They really never were emo, but more a great power-pop band.  While not as great as their past release, this one proves that despite seeming like a total wanker, Pete Wentz is talented wanker.  Wentzer?  Patrick Stump has as versatile of a pop voice as there is in music today.

6. Ranconteurs- Consolers of the Lonely

The most important rock artist of this decade is Jack White, as everything he has put out has been of high-quality.  While the first release of this band was dominated by White, Brendan Benson brings stuff here that raises his game to Jack's level.  

7. The Hush Sound- Goodbye Blues

One of the most underrated groups in music, this is the 3rd quality release in a row for the Chicago-based duo.  Music-hall meets 70's pop meets indie rock....


8. The Virgins

Snotty, New York new-wave kids who I'm sure I would probably hate, if I met them.  Having said that, their influences are seductive to me, with Elvis Costello, the falsetto late 70's Stones, and some Ray Davies thrown-in.  The music can be like if the Strokes met up with Fun Boy 3.  The lyrics are fairly silly, but the music grooves.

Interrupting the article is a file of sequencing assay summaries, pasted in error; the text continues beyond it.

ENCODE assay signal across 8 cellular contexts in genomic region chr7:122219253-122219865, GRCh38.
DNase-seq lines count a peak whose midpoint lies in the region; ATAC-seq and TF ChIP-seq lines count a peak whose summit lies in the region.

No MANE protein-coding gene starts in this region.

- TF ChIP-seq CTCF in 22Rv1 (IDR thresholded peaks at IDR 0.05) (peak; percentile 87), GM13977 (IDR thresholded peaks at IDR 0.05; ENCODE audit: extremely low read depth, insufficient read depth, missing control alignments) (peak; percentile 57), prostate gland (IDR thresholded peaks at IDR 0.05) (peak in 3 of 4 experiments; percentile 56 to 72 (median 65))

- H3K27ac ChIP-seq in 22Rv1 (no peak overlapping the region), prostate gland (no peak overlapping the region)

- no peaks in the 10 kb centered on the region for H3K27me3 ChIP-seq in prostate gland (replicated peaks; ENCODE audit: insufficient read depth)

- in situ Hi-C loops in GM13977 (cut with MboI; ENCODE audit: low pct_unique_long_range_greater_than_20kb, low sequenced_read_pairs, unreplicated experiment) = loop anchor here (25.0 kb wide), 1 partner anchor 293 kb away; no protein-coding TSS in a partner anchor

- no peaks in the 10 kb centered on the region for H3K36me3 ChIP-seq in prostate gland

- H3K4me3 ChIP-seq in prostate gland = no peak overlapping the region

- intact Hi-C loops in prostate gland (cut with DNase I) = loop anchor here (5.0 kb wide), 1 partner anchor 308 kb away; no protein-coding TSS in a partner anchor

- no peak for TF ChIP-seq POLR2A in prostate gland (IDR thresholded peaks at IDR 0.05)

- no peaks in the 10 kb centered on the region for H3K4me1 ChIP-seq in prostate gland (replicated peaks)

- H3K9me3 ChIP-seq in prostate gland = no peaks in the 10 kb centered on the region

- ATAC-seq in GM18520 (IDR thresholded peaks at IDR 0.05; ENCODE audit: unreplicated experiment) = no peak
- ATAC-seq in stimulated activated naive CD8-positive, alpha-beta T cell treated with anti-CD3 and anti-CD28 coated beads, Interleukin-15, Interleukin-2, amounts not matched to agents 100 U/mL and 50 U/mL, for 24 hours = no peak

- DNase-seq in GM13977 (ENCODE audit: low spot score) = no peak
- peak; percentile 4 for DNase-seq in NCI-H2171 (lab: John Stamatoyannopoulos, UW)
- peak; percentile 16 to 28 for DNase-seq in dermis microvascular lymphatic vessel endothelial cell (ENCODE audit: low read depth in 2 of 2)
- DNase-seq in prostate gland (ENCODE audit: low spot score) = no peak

9. Gnarls Barkley- The Odd Couple

While not on the level as their original offering in 2006, I can't turn my back on the original talents of Cee-Lo and Danger Mouse.  Who's Gonna Save My Soul was the best video of this year.  

10. Girl Talk

Most hip-hop music this decade has left me wanting, but the master mashup's of DJ Greg Gilis has helped me better understand the charms of some of the most successful rappers of today.  

11. Death Cab for Cutie- Narrow Stairs
12. Hold Steady- Sequestered in Memphis
13. Snow Patrol- "A Hundred Million Suns"
14. MGMT- Oracular Spectacular
15. The Toadies- No Deliverance

16. Metallica- Death Magnetic
17. Eagles of Death Metal- Heart On